e.g. on a project about taking public transit, the team goes out to experience the transport options first hand by taking the bus or subway and gathering photos, notes, and observations throughout

Service System
The broader ecology of relationships, interactions, and contexts of a service. e.g. all of the components, channels, resources, and touchpoints, internal and external, that facilitate the delivering of mail

A person, group, or organization directly or indirectly involved or affected by a service.
e.g. the CEO of a company or a customer service representative in a call center

Stakeholder Map
A visual or physical representation of the stakeholders in a service and the relationships between them.
e.g. a diagram showing the various people, groups, and organizations directly and indirectly involved in a service, representing relationships between them

A point of contact between an actor and a service. Touchpoints may or may not be physical artefacts, and can include interactions, environments, and objects. They are the medium through which value exchanges happen.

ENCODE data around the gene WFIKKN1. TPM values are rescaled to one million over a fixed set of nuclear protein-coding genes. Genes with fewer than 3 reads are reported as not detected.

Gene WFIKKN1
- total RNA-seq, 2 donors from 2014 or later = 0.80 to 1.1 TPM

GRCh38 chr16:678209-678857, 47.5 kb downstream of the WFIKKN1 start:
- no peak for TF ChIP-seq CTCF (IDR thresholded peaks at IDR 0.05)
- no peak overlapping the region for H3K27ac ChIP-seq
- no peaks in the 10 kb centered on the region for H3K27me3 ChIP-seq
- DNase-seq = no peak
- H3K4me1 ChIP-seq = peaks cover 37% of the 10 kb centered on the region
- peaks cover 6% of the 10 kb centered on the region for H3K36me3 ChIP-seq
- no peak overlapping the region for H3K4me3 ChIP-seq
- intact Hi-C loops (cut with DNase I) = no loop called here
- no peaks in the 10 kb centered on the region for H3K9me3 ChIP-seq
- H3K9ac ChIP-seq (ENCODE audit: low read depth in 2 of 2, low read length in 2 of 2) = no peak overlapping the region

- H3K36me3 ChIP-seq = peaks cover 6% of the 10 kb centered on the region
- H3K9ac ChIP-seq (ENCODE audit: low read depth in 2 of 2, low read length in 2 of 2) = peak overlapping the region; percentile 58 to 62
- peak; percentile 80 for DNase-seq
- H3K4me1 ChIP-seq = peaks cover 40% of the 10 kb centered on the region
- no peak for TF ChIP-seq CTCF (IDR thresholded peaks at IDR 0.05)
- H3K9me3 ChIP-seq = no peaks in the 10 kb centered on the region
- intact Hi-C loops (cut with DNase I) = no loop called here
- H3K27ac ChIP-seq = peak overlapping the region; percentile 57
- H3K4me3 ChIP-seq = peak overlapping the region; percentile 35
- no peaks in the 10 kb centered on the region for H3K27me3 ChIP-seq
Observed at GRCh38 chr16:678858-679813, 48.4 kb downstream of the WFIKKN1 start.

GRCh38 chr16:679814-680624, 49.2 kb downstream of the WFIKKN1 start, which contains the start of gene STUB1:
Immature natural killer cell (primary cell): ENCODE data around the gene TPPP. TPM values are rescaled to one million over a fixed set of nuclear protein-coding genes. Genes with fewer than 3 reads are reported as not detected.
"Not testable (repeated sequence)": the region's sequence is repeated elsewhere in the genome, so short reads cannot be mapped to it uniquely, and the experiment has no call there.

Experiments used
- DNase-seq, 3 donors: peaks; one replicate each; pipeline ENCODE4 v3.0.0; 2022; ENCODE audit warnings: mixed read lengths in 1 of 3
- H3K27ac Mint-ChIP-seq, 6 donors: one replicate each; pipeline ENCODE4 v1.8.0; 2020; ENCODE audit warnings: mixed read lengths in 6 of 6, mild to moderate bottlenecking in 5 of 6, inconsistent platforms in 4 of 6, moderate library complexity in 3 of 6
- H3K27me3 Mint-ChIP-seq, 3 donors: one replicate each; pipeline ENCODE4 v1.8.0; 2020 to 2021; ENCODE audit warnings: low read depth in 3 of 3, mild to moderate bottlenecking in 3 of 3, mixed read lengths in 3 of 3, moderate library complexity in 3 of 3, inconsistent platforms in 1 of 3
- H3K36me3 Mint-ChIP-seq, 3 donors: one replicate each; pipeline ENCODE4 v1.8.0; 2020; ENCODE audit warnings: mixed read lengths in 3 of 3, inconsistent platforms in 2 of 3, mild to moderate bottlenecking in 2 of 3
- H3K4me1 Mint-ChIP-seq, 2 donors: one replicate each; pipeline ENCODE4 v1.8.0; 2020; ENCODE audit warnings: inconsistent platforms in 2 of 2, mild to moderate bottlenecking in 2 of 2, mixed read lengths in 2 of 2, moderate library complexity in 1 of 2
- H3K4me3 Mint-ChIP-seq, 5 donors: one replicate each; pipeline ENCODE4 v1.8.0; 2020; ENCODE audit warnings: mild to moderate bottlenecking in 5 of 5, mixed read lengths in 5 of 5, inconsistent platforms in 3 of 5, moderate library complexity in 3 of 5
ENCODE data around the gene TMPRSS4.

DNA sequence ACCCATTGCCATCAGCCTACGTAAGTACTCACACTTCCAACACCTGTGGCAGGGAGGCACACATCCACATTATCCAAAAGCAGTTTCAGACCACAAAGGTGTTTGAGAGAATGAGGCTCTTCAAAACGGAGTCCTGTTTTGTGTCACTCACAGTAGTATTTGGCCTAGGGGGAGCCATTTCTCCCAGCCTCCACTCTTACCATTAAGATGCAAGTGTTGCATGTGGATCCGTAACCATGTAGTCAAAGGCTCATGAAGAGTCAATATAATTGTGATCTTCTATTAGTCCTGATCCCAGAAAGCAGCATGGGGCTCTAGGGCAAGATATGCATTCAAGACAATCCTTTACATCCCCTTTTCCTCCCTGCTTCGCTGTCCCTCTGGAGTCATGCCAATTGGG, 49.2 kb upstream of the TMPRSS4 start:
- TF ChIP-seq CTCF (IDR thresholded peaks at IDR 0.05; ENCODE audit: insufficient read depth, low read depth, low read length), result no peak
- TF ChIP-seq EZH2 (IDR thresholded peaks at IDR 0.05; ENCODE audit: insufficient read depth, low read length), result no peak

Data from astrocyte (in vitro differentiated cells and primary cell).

e.g. a customer interaction with a call center staff person

Value Proposition
The promise of a benefit, feature or innovation that a service offers which is at the core of 'why' people engage or buy.
e.g. Wikipedia provides all of the world's information available on demand

Methods for understanding and navigating within a service system or environment. Wayfinding artefacts within a service can be physical, informational, or environmental.
e.g. store signage that indicates what is found in each aisle

Download PDF Glossary

Exciting news...

Until next time,